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Comment Editor's pick social media

Abercrombie’s ‘Let’s Get Social’ – a classic example of an in-store sharing #fail

ABERCROMBIE_kids - LET'S GET SOCIAL

Let’s talk about photos in stores.

This past weekend, millions of shoppers (albeit fewer than in 2013) descended on their favourite shops to pick up deals tied to Black Friday. Retailers accordingly ran varied promotions, offers and campaigns in a bid to drive that traffic their way – both in store and of course equally online.

Needless to say for many of them, a drive for social sharing anchored the initiatives. If you can get your goods shared / advocated for over Instagram, Facebook and Twitter tied to timed discounts particularly, that’s deemed a pretty hefty incentive for more people to shop.

This of course goes without saying for the seasoned social media staffer…

So how’s this for a confusing in-store strategy to accompany such a move then: Abercrombie & Fitch is running a campaign for the season with the tagline “Post it. Tag it. Like it.” appearing in its store windows. A no brainer for its digitally-savvy target consumer of course – Snapchat ahoy! Online, it’s kidswear line is also promoting the idea of sharing across the usual platforms. “Let’s Get Social,” reads its website header, as pictured above.

A colleague of mine, while researching Thanksgiving weekend retail experiences, did of course opt to shoot some of said imagery in-store. She hit up the brand’s Glendale Galleria location on Saturday at noon, height of the holiday shopping weekend therefore, but was very swiftly asked to put her phone away.

Ok so fair enough, she was shooting the messaging; perhaps there’s still an argument to be had around copyright protection etc etc etc for retailers (though I actually want to argue this pretty heavily these days too given the image-driven world in which we now live), and the associates spotted her for looking more professional than social media-y.

What’s more mind-blowing though is the 13-year-old girls in the store at the same time who were asked to stop taking photos of themselves (#selfies!) when trying on a couple of hats.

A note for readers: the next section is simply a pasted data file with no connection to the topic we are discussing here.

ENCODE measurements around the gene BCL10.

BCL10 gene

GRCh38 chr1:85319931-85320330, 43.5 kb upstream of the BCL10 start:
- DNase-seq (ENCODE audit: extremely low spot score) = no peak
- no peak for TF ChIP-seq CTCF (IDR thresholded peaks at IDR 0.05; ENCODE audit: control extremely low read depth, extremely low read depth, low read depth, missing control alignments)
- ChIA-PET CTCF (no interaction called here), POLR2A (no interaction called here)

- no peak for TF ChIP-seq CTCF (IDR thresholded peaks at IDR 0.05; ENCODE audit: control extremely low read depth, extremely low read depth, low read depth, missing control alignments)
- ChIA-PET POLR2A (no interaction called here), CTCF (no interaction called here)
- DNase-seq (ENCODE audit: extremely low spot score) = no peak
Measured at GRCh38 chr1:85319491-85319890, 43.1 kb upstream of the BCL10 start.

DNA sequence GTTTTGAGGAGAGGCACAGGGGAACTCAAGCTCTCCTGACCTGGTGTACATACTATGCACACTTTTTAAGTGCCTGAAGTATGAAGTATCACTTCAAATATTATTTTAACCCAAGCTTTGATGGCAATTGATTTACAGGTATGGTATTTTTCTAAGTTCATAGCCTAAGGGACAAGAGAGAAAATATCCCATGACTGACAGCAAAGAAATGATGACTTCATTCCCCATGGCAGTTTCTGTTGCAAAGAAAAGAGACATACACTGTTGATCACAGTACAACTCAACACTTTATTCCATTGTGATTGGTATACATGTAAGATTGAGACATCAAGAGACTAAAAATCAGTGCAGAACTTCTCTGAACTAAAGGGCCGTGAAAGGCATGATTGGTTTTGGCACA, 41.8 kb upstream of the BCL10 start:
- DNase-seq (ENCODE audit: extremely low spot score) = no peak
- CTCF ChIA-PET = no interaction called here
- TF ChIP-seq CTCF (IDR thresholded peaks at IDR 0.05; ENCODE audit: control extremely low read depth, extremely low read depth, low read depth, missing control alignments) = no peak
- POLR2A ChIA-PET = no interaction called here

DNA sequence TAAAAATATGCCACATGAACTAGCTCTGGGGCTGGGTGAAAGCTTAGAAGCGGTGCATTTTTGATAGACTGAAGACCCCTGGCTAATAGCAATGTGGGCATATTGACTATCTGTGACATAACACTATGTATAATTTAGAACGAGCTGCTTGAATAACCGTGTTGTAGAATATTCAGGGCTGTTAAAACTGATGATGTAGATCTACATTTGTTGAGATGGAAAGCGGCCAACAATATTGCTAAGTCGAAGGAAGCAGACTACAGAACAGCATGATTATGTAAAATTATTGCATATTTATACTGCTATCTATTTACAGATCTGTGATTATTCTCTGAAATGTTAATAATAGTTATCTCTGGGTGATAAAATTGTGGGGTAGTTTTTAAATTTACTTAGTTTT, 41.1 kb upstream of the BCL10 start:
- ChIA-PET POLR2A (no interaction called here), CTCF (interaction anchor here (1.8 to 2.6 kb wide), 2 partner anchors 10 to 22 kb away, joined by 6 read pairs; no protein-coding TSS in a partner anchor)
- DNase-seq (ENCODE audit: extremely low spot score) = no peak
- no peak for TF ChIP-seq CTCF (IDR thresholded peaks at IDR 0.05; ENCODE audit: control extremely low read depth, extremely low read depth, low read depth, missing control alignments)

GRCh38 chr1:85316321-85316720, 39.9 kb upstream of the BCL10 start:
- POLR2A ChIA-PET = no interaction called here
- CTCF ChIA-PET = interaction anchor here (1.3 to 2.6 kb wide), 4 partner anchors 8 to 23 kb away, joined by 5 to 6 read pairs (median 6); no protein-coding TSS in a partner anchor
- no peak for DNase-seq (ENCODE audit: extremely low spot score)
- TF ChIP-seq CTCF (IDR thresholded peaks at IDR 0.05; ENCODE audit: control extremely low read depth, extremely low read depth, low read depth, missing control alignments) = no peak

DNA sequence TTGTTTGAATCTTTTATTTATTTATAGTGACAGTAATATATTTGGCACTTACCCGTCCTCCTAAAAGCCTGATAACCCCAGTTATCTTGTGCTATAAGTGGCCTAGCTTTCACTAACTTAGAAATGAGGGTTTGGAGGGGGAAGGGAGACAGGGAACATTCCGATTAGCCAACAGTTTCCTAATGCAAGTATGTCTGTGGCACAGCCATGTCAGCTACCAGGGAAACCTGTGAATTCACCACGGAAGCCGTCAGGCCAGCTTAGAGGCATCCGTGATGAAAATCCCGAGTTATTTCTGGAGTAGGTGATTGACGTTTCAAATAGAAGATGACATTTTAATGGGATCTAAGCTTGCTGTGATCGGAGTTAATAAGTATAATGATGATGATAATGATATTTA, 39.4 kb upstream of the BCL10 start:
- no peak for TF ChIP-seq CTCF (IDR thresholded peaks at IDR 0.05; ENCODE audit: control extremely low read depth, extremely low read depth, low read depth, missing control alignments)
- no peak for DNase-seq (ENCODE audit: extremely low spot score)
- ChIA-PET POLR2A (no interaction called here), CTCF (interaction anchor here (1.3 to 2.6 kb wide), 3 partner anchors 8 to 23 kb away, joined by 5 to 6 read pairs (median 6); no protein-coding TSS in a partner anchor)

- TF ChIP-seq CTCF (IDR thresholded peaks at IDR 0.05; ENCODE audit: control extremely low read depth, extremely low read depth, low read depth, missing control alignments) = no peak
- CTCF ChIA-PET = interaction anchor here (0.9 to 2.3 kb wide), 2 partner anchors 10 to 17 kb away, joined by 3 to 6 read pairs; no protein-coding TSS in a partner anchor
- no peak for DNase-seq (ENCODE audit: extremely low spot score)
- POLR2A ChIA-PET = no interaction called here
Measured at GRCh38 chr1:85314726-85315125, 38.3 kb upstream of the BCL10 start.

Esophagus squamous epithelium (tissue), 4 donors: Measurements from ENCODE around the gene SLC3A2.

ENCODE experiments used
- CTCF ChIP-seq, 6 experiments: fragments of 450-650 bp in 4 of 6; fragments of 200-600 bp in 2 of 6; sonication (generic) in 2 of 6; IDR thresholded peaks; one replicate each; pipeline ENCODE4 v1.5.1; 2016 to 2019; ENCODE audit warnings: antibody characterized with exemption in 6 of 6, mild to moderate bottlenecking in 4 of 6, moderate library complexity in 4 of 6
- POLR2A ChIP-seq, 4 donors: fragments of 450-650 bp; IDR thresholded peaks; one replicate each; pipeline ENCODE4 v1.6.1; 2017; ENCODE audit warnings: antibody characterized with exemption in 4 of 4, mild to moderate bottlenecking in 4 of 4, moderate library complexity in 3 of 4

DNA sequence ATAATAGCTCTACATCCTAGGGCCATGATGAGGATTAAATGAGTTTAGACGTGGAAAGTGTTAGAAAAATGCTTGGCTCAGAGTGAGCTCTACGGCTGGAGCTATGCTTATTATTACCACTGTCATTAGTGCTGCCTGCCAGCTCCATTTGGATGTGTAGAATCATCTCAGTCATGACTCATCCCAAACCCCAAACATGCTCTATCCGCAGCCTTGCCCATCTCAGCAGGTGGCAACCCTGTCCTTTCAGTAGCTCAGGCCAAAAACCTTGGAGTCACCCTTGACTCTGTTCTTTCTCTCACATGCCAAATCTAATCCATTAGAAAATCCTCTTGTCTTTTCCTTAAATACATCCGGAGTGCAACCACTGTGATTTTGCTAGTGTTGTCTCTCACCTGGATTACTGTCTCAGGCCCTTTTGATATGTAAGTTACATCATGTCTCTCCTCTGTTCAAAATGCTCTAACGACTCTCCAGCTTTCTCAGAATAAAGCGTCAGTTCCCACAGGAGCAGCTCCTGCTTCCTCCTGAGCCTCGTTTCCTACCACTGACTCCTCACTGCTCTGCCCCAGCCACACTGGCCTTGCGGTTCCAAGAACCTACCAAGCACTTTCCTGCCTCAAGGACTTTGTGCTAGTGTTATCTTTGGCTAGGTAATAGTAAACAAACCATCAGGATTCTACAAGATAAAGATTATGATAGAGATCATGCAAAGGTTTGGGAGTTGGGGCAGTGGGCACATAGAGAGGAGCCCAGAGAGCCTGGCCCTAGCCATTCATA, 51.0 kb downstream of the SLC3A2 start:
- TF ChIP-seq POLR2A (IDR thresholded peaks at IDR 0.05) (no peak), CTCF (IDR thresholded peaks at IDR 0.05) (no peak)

The hipster sales guy, as my colleague so eloquently put it, walked over immediately and asked them to stop. He also told others of a similar age no photos at all were allowed to be taken in-store.

I witnessed the same only a couple of months ago in Gap. This time it was a guy in his 30s who was asked to stop. Admittedly he didn’t perhaps look like the type that was about to share his finds on social media, but rather ask his girlfriend’s opinion on whether or not to buy (“Darling, can I #dressnormal?). He certainly wasn’t about to take the shot of the blue jumper he was holding and frogmarch it straight to a factory in China for replication though I assure you.

I suspect in both instances this is a classic case of corporate strategy not reaching sales floor level. Understandably many tech-related things, especially for retailers with so many doors, get lost somewhere down the line. But this isn’t a matter of something substantially confusing or complex – a mere conversation with each manager should suffice.

At the end of the day, how do you expect to have a successful social media campaign and NOT allow social media in the one place you can truly call your own? Abercrombie team – suggest you call Glendale, stat.

Categories
Comment technology

Press may have pushed “tech” angle of new H&M store, but less than a week since launch, nothing seems to be working

H&M tech store, Times Square
H&M’s deserted digital catwalk in its new Times Square store

I’ve been looking forward to visiting the new H&M store in Times Square since it opened last Thursday off the back of the tech innovation it’s supposed to house. As per the headlines that ran:

I finally got there last night, but unfortunately was sorely disappointed.

Don’t get me wrong, from the moment you walk in the space feels fantastic; it’s high energy and it looks beautiful. Three floors and 42,000 square feet of great design, only enhanced by the huge volume of fluorescent signage throughout. But the technology story that’s dominated the press, well… none of it was working.

In the first instance, there are mannequins with screens in front of their faces supposed to play videos, display photos and showcase special deals. Screens that on a busy Tuesday night the week before Thanksgiving in the US, were switched off (as pictured below). All of them.

Then there’s the fitting room checkouts. Not a high tech initiative, but certainly a forward thinking one to help bust queues in a store that’s on one of the most trafficked corners of New York City – 42nd Street and Broadway. Again, closed. And the store was busy.

H&M tech store, Times Square
The blank digital screens in H&M’s new Times Square store

It was the mezzanine level with its dedicated DJ booth supposed to “spin music continuously”, and digitally-enabled runway, that I was most looking forward to. There, shoppers should be able to pose for a series of photos in pieces from the H&M line, and then see themselves displayed on one of the other LED screens around the store (there are 7,000 square feet of LED screens in total, including two 30-by-20-foot ones on the outside of the building).